What the executive order means for openness in AI

Good news on paper, but the devil is in the details

7 mins read
This photo taken on July 6, 2023 shows a robot from Tesla during the World Artificial Intelligence Conference (WAIC) 2023 in Shanghai, east China. (Xinhua/Fang Zhe)

by Arvind Narayanan, Sayash Kapoor, and Rishi Bommasani

The Biden-Harris administration has issued an executive order on artificial intelligence. It is about 20,000 words long and tries to address the entire range of AI benefits and risks. It is likely to shape every aspect of the future of AI, including openness: Will it remain possible to publicly release model weights while complying with the EO’s requirements? How will the EO affect the concentration of power and resources in AI? What about the culture of open research?

We cataloged the space of AI-related policies that might impact openness and grouped them into six categories. The EO includes provisions from all but one of these categories. Notably, it does not include licensing requirements. On balance, the EO seems to be good news for those who favor openness in AI.

But the devil is in the details. We will know more as agencies start implementing the EO. And of course, the EO is far from the only policy initiative worldwide that might affect AI openness.1

Licensing and liability

Licensing proposals aim to enable government oversight of AI by allowing only certain licensed companies and organizations to build and release state-of-the-art AI models. We are skeptical of licensing as a way of preventing the release of harmful AI: As the cost of training a model to a given capability level decreases, it will require increasingly draconian global surveillance to enforce.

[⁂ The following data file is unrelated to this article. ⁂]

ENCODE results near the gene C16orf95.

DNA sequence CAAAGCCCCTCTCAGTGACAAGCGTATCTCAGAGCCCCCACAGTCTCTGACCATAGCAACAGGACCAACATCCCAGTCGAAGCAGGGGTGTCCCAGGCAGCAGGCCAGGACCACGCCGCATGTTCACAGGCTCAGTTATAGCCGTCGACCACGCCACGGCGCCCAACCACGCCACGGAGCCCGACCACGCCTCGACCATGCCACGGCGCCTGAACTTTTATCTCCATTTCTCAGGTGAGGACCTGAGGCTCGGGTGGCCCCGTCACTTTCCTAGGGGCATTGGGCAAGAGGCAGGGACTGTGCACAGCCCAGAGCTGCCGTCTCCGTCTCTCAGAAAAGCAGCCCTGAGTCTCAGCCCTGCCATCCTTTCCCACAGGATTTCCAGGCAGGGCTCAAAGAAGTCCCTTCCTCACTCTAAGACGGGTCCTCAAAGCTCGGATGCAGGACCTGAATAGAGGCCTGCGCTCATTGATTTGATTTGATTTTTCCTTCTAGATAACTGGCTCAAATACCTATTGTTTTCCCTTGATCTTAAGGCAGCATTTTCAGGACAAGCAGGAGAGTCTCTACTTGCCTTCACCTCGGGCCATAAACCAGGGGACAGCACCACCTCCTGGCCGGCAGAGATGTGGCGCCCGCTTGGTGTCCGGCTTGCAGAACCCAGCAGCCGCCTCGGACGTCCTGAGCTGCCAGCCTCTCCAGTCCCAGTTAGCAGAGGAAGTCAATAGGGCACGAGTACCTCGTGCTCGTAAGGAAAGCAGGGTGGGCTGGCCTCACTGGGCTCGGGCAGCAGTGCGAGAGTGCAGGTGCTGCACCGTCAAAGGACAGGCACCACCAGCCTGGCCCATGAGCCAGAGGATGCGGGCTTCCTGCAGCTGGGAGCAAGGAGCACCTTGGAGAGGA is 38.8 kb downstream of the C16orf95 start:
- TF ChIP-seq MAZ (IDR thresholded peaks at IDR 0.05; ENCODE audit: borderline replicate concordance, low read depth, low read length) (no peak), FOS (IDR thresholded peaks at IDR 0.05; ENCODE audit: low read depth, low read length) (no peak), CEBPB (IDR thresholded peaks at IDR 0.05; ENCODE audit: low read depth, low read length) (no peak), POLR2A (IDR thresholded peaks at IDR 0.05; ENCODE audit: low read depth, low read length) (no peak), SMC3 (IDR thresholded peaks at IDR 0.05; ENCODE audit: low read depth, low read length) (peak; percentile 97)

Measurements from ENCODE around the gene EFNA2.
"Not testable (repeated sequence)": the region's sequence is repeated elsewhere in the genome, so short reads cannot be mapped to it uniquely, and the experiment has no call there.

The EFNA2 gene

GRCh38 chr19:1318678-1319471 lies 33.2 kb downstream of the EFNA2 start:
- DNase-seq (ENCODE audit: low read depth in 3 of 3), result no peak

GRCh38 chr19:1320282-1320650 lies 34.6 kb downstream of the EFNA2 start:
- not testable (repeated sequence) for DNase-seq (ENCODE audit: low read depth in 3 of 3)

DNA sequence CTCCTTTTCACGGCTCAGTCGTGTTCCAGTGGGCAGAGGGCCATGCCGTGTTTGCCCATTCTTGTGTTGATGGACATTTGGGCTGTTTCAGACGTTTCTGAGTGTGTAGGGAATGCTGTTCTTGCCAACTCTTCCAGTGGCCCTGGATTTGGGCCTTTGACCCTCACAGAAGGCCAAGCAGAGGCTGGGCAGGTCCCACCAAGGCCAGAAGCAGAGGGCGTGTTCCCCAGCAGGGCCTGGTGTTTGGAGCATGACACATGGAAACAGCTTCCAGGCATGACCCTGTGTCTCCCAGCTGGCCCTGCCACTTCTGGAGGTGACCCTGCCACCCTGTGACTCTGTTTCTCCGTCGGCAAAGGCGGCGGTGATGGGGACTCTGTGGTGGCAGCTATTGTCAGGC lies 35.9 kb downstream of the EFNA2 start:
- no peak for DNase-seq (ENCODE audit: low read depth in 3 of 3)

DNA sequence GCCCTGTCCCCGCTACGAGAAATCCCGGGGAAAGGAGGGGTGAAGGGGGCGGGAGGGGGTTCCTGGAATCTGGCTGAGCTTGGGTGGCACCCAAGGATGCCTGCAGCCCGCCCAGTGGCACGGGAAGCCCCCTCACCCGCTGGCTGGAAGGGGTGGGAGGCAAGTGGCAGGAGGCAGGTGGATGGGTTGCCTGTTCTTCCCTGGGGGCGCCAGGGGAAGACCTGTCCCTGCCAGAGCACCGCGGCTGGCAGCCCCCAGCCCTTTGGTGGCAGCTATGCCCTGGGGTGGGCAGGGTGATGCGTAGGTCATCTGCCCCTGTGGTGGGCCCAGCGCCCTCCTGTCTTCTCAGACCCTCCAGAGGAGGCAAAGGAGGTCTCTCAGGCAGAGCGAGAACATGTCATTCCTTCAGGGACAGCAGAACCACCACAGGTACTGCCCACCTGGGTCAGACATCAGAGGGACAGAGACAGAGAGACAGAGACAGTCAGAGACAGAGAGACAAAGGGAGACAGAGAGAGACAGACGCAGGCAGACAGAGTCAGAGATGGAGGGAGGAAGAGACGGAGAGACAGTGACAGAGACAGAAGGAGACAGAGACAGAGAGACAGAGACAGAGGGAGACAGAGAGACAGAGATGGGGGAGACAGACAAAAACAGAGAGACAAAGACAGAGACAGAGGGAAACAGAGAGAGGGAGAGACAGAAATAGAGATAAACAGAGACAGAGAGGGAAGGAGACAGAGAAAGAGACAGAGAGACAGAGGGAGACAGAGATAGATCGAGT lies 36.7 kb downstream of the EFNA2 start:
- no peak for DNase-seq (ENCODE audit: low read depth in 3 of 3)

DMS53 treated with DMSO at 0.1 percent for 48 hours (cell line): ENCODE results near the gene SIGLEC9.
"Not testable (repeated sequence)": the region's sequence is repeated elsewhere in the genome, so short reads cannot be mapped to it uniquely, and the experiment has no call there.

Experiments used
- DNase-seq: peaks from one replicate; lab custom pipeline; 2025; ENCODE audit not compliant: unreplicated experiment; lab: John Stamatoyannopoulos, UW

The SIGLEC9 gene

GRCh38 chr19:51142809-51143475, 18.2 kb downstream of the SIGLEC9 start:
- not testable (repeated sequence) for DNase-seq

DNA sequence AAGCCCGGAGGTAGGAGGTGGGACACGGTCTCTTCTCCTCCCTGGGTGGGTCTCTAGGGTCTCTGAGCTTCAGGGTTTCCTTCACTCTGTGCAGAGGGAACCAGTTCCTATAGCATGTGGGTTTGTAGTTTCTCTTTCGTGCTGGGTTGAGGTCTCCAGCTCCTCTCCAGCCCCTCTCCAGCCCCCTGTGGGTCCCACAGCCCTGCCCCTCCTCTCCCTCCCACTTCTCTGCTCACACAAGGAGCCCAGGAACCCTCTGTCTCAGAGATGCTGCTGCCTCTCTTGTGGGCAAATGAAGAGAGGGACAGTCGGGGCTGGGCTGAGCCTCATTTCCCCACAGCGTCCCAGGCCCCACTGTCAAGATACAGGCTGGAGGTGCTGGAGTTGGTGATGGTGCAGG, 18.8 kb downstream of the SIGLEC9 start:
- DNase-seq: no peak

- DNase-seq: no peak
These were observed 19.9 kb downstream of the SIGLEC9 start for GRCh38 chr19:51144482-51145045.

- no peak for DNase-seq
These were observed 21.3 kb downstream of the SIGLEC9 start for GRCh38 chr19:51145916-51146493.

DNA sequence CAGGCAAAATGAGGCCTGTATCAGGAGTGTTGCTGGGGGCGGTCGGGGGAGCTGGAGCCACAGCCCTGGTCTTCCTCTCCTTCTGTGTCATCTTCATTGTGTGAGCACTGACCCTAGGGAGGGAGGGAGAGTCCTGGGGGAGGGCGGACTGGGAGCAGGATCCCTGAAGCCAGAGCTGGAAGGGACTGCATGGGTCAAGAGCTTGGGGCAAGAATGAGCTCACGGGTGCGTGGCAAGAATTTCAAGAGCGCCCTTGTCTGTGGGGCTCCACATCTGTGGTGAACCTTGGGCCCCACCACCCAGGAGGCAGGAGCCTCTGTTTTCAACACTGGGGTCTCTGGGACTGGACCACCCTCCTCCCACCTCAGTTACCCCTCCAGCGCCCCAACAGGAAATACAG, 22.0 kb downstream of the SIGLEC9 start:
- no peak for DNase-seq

Liability is closely related: The idea is that the government can try to prevent harmful uses by making model developers responsible for policing their use.

Both licensing and liability are inimical to openness. Sufficiently serious liability would amount to a ban on releasing model weights.2 Similarly, requirements to prevent certain downstream uses or to ensure that all generated content is watermarked would be impossible to satisfy if the weights are released.

Fortunately, the EO does not contain licensing or liability provisions. It doesn’t mention artificial general intelligence or existential risks, which have often been used as an argument for these strong forms of regulation.

The EO launches a public consultation process through the Department of Commerce to understand the benefits and risks of foundation models with publicly available weights. Based on this, the government will consider policy options specific to such models.

Registration and reporting

The EO does include a requirement to report to the government any AI training runs that are deemed large enough to pose a serious security risk.3 And developers must report various other details including the results of any safety evaluation (red-teaming) that they performed. Further, cloud providers need to inform the government when a foreign person attempts to purchase computational services that suffice to train a large enough model.

It remains to be seen how useful the registry will be for safety. It will depend in part on whether the compute threshold (any training run involving over 1026 mathematical operations is covered) serves as a good proxy for potential risk, and whether the threshold can be replaced with a more nuanced determination that evolves over time. 

One obvious limitation is that once a model is openly released, fine tuning can be done far more cheaply, and can result in a model with very different behavior. Such models won’t need to be registered. There are many other potential ways for developers to architect around the reporting requirement if they chose to.4